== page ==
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# Port size and pumping loss.2

## Port size and pumping loss.

(OP)
I'm adding pumping loss to my math models and have some questions for the experts.

My scavenge piston does nothing but draw ambient air in then push it through the main cylinder to flush exhaust gas and load the fresh air charge for intake (fuel is only added after both the intake and exhaust ports are closed).

I know the ambient conditions (at sea level and altitude), the air mass needs that needs to be moved, and the time over which it must be moved. From all of this, I calculate the required port area associated with a given pressure differential using the formulas below for choked and unchoked flow. I chose a conservative coefficient of discharge (C = 0.6) and low pressure differential (0.125 bar) when sizing the port area.

My questions are:

1) Since the air is flowing through two ports (intake and exhaust), do I have to double the differential ?
2) Is the pressure differential converted to isobaric work (Pressure * ΔVolume) the thermodynamic (sans friction) pumping loss ?
3) Isobaric work is positive as volume increases and negative as it decreases, so would the pumping loss be the difference ?

Thanks for any insight you can provide!
Replies continue below

### RE: Port size and pumping loss.

1) Yes, kinda. Keep in mind that your exhaust port is operating at elevated temperature and the exhaust process probably starts with a blow-down period, and the whole process is quite unsteady, and if that blow-down period isn't finished by the time the intake port opens then there may be a period of reverse flow in the intake port. When the time and pressure-wave effects start to be taken into account, this gets really complicated. Prof Blair has written books about two-stroke engine scavenging, which might be somewhat applicable to your situation.

2) Compressibility effects mean that this won't be exact.

3) I don't understand what you mean.

I've only paid much attention to four-stroke tuning, and in those, the pressure-wave effects on cylinder filling are extremely significant, much more so than simply treating the ports as steady-state ducts with frictional losses. The convoluted expansion chambers seen on high performance two-stroke engines suggest that the pressure wave effects are extremely significant there, too.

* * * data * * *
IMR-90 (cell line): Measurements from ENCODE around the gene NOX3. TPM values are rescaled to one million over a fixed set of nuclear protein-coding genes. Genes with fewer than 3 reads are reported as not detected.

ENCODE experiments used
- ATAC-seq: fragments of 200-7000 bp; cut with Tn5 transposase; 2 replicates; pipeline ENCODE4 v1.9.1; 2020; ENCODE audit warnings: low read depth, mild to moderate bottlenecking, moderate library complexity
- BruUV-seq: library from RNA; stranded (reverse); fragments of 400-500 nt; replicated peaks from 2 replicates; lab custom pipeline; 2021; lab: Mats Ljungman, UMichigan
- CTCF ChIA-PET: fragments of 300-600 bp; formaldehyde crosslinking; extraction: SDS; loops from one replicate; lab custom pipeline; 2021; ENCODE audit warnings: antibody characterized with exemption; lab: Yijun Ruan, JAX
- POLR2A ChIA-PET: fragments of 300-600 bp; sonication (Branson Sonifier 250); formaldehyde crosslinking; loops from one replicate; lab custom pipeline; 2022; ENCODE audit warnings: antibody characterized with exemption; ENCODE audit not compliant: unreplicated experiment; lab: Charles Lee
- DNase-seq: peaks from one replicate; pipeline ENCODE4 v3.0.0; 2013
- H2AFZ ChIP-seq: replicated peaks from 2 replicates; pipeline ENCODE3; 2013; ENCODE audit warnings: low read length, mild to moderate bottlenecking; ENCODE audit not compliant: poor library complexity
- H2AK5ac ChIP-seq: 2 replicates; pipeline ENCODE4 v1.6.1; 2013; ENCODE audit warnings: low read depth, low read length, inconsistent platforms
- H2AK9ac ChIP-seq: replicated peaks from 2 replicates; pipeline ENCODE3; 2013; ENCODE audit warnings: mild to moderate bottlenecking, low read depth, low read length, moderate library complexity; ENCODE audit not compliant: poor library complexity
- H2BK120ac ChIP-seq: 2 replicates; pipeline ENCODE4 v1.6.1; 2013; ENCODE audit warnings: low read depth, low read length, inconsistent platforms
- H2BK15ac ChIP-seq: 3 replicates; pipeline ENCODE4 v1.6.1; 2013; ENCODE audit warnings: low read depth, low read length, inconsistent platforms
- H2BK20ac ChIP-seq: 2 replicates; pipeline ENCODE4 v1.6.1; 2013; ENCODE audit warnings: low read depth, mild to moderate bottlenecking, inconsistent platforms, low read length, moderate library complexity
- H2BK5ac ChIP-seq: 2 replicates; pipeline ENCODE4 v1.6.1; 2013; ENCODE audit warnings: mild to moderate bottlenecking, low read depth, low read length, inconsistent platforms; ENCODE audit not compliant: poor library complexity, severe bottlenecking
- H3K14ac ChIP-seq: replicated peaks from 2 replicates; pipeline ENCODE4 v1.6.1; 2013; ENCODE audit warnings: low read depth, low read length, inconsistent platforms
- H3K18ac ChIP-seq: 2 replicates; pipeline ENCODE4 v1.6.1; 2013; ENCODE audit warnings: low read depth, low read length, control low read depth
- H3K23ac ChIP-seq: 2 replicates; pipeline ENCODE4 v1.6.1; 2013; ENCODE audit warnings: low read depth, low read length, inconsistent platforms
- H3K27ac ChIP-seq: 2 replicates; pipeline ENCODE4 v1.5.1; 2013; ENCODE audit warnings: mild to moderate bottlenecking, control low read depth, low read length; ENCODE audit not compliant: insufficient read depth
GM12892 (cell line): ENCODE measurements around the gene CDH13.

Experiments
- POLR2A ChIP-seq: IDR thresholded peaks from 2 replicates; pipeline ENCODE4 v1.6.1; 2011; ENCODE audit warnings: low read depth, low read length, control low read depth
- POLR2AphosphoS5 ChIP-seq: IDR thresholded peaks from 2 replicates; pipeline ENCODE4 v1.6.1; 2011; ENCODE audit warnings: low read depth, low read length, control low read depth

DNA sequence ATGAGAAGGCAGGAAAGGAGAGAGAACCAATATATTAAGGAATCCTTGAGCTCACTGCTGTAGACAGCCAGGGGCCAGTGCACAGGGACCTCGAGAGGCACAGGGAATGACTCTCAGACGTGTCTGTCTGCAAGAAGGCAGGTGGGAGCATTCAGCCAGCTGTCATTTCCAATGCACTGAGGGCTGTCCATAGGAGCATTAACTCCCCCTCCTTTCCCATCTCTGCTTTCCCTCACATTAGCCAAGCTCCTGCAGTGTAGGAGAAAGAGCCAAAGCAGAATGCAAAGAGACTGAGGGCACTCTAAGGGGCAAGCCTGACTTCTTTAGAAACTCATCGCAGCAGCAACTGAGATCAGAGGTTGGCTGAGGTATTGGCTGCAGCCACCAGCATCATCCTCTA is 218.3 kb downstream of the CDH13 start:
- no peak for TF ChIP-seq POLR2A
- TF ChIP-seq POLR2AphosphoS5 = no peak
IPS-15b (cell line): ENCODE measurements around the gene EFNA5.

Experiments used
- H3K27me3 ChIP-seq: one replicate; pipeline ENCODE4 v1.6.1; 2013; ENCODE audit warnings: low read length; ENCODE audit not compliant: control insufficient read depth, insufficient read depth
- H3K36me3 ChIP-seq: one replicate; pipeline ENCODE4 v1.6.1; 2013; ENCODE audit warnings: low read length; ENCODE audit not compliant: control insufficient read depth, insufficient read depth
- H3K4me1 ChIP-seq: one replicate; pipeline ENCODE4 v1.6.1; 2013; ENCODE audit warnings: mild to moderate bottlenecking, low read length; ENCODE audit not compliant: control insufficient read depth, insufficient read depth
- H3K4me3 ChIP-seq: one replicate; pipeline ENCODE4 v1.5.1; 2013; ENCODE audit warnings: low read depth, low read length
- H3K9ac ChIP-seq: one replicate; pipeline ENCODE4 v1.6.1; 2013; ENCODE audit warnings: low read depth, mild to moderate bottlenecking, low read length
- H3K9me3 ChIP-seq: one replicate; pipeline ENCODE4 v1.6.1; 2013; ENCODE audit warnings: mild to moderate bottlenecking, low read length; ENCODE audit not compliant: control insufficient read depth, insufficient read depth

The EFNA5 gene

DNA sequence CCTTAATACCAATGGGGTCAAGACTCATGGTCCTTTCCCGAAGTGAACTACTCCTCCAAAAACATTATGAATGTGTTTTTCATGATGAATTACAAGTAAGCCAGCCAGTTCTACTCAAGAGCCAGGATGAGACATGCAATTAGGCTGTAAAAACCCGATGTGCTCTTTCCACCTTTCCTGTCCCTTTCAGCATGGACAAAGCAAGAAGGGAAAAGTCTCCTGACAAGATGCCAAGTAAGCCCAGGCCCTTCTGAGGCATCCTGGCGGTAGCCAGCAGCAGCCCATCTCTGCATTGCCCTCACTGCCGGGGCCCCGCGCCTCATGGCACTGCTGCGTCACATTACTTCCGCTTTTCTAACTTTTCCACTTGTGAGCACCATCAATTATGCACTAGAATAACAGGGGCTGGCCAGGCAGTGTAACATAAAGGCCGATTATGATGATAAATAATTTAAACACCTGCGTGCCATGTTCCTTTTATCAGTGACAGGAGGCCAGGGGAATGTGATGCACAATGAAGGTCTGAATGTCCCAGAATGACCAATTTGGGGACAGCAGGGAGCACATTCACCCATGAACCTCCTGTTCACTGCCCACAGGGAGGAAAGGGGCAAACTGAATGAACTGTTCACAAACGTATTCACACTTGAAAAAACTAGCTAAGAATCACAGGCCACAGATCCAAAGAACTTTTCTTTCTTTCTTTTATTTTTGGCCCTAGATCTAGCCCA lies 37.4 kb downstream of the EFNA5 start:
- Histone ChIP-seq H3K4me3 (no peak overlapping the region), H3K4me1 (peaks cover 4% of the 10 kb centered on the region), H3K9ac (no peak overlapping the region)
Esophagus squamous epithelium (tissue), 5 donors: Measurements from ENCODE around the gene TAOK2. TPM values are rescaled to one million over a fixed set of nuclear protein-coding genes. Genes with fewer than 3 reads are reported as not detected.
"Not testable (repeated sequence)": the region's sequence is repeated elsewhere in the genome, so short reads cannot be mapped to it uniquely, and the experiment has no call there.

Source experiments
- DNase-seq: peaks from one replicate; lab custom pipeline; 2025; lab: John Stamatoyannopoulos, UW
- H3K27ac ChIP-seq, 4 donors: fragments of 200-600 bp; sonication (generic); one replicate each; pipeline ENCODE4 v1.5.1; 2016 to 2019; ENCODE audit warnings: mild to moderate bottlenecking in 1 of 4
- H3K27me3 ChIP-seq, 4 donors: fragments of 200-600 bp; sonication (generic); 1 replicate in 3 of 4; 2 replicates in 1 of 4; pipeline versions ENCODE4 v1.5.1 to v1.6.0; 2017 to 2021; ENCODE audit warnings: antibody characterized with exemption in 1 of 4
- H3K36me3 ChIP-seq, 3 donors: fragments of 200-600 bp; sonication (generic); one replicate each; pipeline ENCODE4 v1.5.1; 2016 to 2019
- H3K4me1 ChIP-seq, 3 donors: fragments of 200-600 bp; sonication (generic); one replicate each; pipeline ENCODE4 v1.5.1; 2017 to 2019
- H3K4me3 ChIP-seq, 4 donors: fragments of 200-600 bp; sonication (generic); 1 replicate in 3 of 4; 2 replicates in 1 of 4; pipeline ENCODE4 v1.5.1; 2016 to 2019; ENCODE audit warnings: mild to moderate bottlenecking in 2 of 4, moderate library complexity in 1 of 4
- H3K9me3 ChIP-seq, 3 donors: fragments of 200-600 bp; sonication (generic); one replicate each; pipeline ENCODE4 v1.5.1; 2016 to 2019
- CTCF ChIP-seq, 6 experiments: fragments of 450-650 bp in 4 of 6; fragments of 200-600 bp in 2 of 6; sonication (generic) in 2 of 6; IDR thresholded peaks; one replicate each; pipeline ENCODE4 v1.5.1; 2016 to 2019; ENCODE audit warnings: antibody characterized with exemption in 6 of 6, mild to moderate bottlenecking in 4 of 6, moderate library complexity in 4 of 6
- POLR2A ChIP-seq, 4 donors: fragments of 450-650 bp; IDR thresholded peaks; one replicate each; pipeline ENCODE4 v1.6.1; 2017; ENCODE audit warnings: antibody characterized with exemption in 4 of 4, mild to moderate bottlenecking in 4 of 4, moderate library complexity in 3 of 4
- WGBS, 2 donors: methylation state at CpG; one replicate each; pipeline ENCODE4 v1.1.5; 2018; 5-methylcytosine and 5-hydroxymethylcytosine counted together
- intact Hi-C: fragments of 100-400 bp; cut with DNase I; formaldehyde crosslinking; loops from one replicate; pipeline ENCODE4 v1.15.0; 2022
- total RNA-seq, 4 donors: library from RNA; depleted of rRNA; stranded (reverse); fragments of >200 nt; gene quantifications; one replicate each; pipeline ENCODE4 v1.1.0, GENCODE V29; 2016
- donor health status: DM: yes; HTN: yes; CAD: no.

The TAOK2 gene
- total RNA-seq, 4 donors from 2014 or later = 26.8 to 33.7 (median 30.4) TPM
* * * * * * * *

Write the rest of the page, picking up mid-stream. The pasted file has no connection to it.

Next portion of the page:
### RE: Port size and pumping loss.

(OP)
Brian,

Good point on blowdown. I’ll make sure the product of port area and timing accounts for blowdown when I update the cam design for this version.

Unlike most two strokes, I’m not depending on exhaust back pressure to keep the air/fuel mix in the cylinder. I scavenge with air alone and only add fuel after the intake and exhaust ports close.

I’m doing the math model of port flow only to get in the ballpark. After the updated CAD model is done, I’ll run CFD on the ports. Even that will only be an approximation, but it should help identify any gross problems.

Rod

### RE: Port size and pumping loss.

(OP)
Brian,

Blowdown turned out not to be too bad. Sizing the ports for everything else, worst-case blowdown only requires 3.4 degrees (of a 90 degree cycle) for cylinder pressure to fall to ambient pressure.

One reason it takes so little time for blowdown is that I'm almost fully expanded; The pressure drop to ambient when the exhaust port opens is only 0.9 - 1.2 bar. These figures are likely too low given an estimated 1.6 bar FMEP, but they're driven by the need to intake a lot of air for operation at 15,000 feet (it's a long story, but the intake air required to attain the desired compression temperature at altitude defines the distance between the intake and exhaust ports, and this in turn defines the expansion ratio. In other words, the compression and expansion ratios are the same at 15,000 feet while intake volume and thus compression ratio declines as altitude falls to sea level).

Rod

### RE: Port size and pumping loss.

FWIW blowdown in a conventional high performance 2-stroke with Schnürle’s loop scavenging system, and active expansion chamber assisted scavenging and exhaust plugging needs to be around 27 degrees with exhaust open around 90 degrees.

I'm speculating everybody might benefit from good scavenging, which is much more than just a falling to ambient pressure. Schnürle’s scavenging system was originally developed for large slow-running stationary two-stroke diesel engines as used by the Deutz Company. In days gone by scavenging was sometimes known as flushing or rinsing..

It sounds to me like the return of slug of clean scavenging air via the exhaust plugging action of a nicely done expansion chamber would be of benefit even in a direct injection situation.

https://www.cycleworld.com/reflecting-on-exhaust-w...

### RE: Port size and pumping loss.

(OP)
Tmoose,

I'm not using loop scavenging. My engine is an opposed piston two-stroke using uniflow scavenging. You can see a discussion of this method in the paper at https://www.mdpi.com/1996-1073/10/5/727/htm . Note, however, that I don't use the "folded cranktrain," I use cams.

I don't see the benefit of back pressure in a uniflow scavenged engine that doesn't have any fuel in the scavenge charge.

Rod

### RE: Port size and pumping loss.

#### Quote (RodRico)

I don't see the benefit of back pressure in a uniflow scavenged engine that doesn't have any fuel in the scavenge charge.
The usual benefit is free supercharge. (Not saying it would be feasible in your situation - with so many cylinders.)

je suis charlie

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